The California Labor Federation does not take a stance on this measure.
A YES vote on this measure means:
Adult film performers would be required to wear condoms during filming of sexual intercourse, producers would be required to pay for testing and examinations, and the state, performers, or any state resident could sue to enforce these provisions.
A NO vote on this measure means:
Adult film performers would not be required to wear condoms during filming of sexual intercourse. Current CalOSHA health and safety regulations and Measure B would remain in effect.
Official Secretary of State Ballot Summary:
- Requires performers in adult films to use condoms during filming of sexual intercourse.
- Requires producers of adult films to pay for performer vaccinations, testing, and medical examinations related to sexually transmitted infections.
- Requires producers to obtain state health license at beginning of filming and to post condom requirement at film sites.
- Imposes liability on producers for violations, on certain distributors, on performers if they have a financial interest in the violating film, and on talent agents who knowingly refer performers to noncomplying producers.
- Permits the state, performers, or any state resident to enforce violations.
California is the leading location for adult film production. Adult film performers are exposed to a variety of occupational health and safety hazards during filming, including sexually transmitted diseases (STDs) such as HIV, hepatitis B, gonorrhea, chlamydia, herpes, and syphilis. The Division of Occupational Safety and Health (Cal/OSHA) creates and enforces regulations to protect workers from health and safety hazards in the workplace, including on adult film sets. Employers in the adult film industry are required to comply with all relevant state laws and regulations, including those regulating exposure to STDs.
In February, 2016, the Cal/OSHA Standards Board voted to reject a proposed standard that would have required the use of condoms and other protective equipment in adult films. However, existing Cal/OSHA regulations still require barrier protection, including condoms, to protect adult film workers from exposure to blood or other potentially infectious materials. The blood-borne pathogens standard requires employers use feasible engineering and work practice controls to protect workers from coming into contact with blood or other disease-carrying body fluids, including semen and vaginal fluid. Examples of engineering and work practice controls recommended by Cal/OSHA for the adult film industry include simulation of sex acts using simulated fluids, acting, production and post-production techniques, ejaculation outside the partner’s body and use of barriers, such as condoms, which protect the partner from contact with semen, vaginal fluids and mucous membranes, among others.
In November 2012, voters in Los Angeles County approved a ballot measure (Measure B) requiring adult film producers to obtain a public health permit and comply with state occupation safety and health regulations. Measure B effectively requires adult film performers to wear condoms when making adult films in LA County. The ballot measure was subsequently challenged, and the courts have altered some provisions. A U.S. district court judge, however, found that challenges to Measure B’s condom requirement on First Amendment grounds are unlikely to succeed. A federal appellate court upheld the district court decision. Additional litigation related to Measure B seems likely.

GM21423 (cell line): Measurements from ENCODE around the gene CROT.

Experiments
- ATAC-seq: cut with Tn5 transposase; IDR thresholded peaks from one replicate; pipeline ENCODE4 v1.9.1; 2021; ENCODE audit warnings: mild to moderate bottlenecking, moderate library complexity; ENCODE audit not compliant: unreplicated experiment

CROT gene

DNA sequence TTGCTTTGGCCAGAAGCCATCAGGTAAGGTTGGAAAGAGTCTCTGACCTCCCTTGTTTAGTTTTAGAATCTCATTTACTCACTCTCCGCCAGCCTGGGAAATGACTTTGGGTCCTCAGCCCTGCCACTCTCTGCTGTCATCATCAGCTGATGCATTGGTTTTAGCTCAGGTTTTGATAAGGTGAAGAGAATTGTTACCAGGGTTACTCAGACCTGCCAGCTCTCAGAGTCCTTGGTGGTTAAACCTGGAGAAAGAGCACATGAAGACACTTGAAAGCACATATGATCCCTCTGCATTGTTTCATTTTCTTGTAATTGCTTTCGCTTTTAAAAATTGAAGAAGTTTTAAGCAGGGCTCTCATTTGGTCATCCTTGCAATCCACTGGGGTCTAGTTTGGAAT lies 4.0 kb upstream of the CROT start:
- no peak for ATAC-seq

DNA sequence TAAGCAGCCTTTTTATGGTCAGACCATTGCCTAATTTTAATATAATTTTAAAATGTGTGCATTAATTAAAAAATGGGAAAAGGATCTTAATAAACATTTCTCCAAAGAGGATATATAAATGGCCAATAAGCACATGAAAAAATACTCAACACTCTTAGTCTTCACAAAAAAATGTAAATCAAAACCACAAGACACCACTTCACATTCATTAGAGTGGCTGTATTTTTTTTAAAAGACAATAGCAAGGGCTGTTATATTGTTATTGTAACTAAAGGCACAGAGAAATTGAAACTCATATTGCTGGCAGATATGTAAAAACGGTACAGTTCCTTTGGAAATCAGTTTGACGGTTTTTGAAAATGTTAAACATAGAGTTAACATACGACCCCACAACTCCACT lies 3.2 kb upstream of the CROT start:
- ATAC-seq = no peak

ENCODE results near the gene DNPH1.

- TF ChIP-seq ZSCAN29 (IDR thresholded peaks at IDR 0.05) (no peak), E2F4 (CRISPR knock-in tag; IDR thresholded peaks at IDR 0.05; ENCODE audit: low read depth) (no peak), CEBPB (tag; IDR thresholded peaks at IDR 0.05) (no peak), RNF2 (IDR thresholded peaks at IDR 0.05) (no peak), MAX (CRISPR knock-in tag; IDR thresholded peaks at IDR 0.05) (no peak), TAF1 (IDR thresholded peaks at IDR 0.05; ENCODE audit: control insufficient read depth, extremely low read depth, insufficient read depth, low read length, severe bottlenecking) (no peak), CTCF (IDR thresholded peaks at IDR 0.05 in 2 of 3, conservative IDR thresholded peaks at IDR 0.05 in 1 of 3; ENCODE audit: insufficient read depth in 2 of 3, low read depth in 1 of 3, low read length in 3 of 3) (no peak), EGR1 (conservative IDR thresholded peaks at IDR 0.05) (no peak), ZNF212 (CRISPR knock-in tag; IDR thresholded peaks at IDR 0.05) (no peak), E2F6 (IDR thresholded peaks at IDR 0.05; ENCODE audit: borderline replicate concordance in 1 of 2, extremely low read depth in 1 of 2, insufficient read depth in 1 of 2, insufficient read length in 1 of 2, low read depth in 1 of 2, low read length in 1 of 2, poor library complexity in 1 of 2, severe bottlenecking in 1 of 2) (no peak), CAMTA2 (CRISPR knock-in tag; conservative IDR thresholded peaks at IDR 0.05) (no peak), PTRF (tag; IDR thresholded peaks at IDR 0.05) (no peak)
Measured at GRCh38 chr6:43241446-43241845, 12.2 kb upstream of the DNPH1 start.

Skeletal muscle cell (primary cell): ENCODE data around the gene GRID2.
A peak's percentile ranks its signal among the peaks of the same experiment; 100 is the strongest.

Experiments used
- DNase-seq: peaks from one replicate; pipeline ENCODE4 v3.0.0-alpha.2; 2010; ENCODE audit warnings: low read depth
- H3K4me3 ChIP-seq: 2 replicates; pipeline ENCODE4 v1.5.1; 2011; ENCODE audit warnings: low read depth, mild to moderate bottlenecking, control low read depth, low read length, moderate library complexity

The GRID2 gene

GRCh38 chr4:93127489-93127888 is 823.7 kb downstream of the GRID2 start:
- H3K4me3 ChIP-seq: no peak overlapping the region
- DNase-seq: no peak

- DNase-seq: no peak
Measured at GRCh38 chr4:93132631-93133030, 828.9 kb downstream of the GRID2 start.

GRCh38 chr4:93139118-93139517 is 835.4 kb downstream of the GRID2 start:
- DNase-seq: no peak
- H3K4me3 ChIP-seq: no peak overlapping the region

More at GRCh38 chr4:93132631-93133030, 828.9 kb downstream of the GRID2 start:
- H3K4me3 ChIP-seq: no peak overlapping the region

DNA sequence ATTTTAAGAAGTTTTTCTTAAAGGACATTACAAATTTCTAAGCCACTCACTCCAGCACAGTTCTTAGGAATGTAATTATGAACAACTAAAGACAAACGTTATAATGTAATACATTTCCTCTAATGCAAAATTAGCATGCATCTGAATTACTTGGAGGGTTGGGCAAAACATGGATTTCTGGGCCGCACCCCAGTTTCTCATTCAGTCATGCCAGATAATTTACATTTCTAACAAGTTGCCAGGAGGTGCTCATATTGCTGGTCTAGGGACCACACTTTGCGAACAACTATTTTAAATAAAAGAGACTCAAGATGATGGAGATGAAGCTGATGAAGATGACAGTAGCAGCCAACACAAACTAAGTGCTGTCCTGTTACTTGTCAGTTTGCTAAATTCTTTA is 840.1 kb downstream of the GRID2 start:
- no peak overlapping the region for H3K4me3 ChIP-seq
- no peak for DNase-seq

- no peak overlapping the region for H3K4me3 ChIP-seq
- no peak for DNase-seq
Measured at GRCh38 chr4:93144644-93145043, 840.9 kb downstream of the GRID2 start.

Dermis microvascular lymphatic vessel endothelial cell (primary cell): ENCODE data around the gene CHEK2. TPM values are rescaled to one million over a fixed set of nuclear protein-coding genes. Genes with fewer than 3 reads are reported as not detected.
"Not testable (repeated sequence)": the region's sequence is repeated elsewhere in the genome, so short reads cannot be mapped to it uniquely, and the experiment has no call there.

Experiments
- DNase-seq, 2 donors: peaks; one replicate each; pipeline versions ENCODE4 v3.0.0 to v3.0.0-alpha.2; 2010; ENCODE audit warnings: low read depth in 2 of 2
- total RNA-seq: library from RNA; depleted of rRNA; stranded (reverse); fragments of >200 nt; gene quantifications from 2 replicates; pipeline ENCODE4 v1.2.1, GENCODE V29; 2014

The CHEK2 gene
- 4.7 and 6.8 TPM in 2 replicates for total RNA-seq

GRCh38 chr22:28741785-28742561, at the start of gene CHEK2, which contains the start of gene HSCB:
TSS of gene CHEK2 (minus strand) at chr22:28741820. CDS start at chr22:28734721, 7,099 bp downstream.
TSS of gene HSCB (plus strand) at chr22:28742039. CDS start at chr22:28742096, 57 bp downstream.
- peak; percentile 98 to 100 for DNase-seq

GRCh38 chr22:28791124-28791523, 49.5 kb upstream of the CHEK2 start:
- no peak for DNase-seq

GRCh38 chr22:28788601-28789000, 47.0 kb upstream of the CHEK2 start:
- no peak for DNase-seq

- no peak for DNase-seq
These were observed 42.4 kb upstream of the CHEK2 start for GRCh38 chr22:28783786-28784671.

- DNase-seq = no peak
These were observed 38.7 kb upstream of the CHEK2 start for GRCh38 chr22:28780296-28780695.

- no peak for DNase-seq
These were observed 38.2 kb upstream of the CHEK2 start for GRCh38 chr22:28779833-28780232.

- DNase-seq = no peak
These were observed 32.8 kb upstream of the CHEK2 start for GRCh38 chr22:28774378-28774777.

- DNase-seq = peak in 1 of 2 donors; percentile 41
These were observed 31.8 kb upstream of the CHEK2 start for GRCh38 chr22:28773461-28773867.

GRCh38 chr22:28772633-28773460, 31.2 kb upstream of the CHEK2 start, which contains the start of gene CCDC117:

This measure would require actors in adult films to wear condoms during filming of sexual intercourse and would require other workplace health and safety measures in the adult film industry. It would impose liability on producers, distributors, certain performers and talent agents who knowingly violate the law. The measure permits any state resident to enforce violations.
Legislative Analyst and Director of Finance estimate of fiscal impact:
Potentially reduced state and local tax revenue of millions or tens of millions of dollars per year. Likely state costs of a few million dollars annually to administer the law. Possible ongoing net costs or savings for state and local health and human services programs.
Support and Opposition:
The proponent, the AIDS Healthcare Foundation, argues that this initiative is needed to protect adult film performers from the spread of sexually transmitted diseases who currently are not adequately protected by existing workplace safety rules. They argue that this result of this unsafe work environment is a public health crisis that would be preventable if reasonable steps were taken to protect these performers.
Opponents, including trade organizations representing the pornography industry and performers, argue this initiative will not protect adult film performers as intended. Instead, it will subject performers and producers to frivolous lawsuits by any resident who wants to go after them. They state that this will drive the adult film industry underground or to places that offer few protections for workers. An underground adult film industry would pose even more health and safety threats to workers.
The Labor Federation has not taken positions on past legislation regulating condoms in adult films. No union took a position on Measure B in Los Angeles County.